04/11/2012 GL_AMD_sparse_texture comments

We have heard of AMD_sparse_texture for quite some time but finally the extension is available. It rose quite some excitement from OpenGL programmers: Having textures for which we can allocate and unallocate memory pages sounds great especially for virtual texturing where we need to address large amount of data. It handles case where wecan't espect that all the textures can fit entierely into graphics memory. Sparse texture allows sampling across texture pages without artefacts even with high anisotropic filtering.

Creating a sparse texture
  • // Create a sparse texture
  • glGenTextures(1, &TextureName);
  • glTextureStorageSparseAMD(TextureName, GL_TEXTURE_2D,
  • GL_RGBA8, // Internal format
  • 16384, 16384, 1,// width, height, depth
  • 1, // layers
  • GL_TEXTURE_STORAGE_SPARSE_BIT_AMD); // Handle the texture as a sparse texture. (Not a hint)
  • // Allocate the texture pages of the sparse texture
  • for(std::size_t i = 0; i < n; ++i)
  • {
  • ...
  • glTextureSubImage2DEXT( // Using the classic texture sub image function.
  • TextureName, GL_TEXTURE_2D,
  • GLint(Level),
  • GLint(Position.x), GLint(Position.y),
  • GLsizei(Size.x), GLsizei(Size.y),
  • GL_RGBA, GL_UNSIGNED_BYTE, Texture[0].data());
  • }

Texture pages can be deleted using the same glTextureSubImage2DEXT function but passing NULL for the data. This behavours highlight a design issue with this extension which prevents allocating a texture page without passing data to fill the texture pages. A workaround to reduce the performance impact is to source a pack buffer object, reading (even garbage) from GPU memory instead of through the PCI express bus.

The texture page size must be multiple of the value returned by the GL_VIRTUAL_PAGE_SIZE_[X,Y,Z]_AMD queries.

Query texture page sizes
  • GLint PageSizeX(0), PageSizeY(0), PageSizeZ(0);
  • glGetInternalformativ(GL_TEXTURE_2D, GL_RGBA8, GL_VIRTUAL_PAGE_SIZE_X_AMD, 1, &PageSizeX);
  • glGetInternalformativ(GL_TEXTURE_2D, GL_RGBA8, GL_VIRTUAL_PAGE_SIZE_Y_AMD, 1, &PageSizeY);
  • glGetInternalformativ(GL_TEXTURE_2D, GL_RGBA8, GL_VIRTUAL_PAGE_SIZE_Z_AMD, 1, &PageSizeZ);

In practice the texture page memory size must be a multiple a 64 KB so that if the texture internal format store large texels (RGBA32F = 16 bytes per texels), the number of texels per page will be reduced only bound by the 64 KB memory size. Hence, the texture page dimensions for a RGBA32F texture is 64 by 64 texels. For a DXT1/BC1 texture, a texel is encoded with 4 bits which results in a mimimum of 256 by 256 texels per texture page.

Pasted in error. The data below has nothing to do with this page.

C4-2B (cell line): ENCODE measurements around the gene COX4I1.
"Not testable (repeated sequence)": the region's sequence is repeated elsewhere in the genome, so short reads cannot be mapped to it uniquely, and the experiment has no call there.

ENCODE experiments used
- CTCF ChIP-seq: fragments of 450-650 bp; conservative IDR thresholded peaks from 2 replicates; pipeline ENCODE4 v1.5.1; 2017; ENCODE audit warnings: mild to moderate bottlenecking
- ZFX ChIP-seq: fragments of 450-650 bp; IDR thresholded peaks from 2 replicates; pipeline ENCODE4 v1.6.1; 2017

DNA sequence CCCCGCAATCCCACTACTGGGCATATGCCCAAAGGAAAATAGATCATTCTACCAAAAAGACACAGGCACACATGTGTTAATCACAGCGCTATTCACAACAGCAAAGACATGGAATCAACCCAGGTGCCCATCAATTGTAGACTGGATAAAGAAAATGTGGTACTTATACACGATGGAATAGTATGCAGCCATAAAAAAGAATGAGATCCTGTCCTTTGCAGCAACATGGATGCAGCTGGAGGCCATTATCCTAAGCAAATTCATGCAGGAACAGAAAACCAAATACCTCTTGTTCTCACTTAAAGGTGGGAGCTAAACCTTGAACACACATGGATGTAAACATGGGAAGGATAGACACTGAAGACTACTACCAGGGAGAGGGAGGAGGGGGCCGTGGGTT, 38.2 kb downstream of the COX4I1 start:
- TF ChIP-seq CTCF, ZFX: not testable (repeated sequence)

Sparse textures can be used for texture 2d, texture 2d array and texture 3d. Unfortunately, on Southern Islands GPUs, the texture pages dimensions are always the same shape, flat 2D slices even for texture 3d. An application (global illumiation with sparse voxel octrees) could take advantage of 3d texture pages (dices instead of slices) for texture 3d, unfortunately this shape reflects the texture 3d layout of Southern Islands GPUs memory layout.

On the GLSL size, the usual texture sampling language can be used to sample a sparse texture. However, in some cases it can be useful to sample in area where no texture pages have been allocated. For this, AMD_sparse_texture provides some new GLSL functions that return a code qualified the result of the sampling.

New GLSL functions returning a code:
  • #version 420 core
  • #extension AMD_sparse_texture : require
  • layout(binding = DIFFUSE) uniform sampler2D Diffuse;
  • ...
  • void main() {
  • vec4 Color;
  • int Code = sparseTexture(Diffuse, Texcoord, Color);
  • // Did we fetch somewhere all the texels are resident?
  • bool Resident = sparseTexelResident(Code);
  • // Do we need a texel from any LOD lower than the user specified LOD warning threshold?
  • bool MinLodWarning = sparseTexelMinLodWarning(Code);
  • int LodWarningFetch = sparseTexelLodWarningFetch(Code);
  • ...
  • }

It is also possible to do rendering to sparse framebuffer but unfortunately not to depth textures. Supporting depth textures could make high resolution shadow mapping a lot easier and particularly memory efficient.

Even if this extension remains quite experimental from my opinion, it defines one of the key feature for post OpenGL 4 hardware. Considering that NVIDIA GPUs support some form of virtual memory system, I wouldn't be surprise to see them releasing an implementation with at least a subset of the functionnalities given by this extension.

Some people will argue that NVIDIA supports bindless textures and hence NVIDIA doesn't need sparse textures. This is either a misleading argument, a misunderstanding of the features or simply a marketing lie. Bindless textures are great but bindless and sparse textures are simply complementary features. Bindless textures allows an unlimited number of textures while sparse textures ensure filtering between texture pages. We need both!

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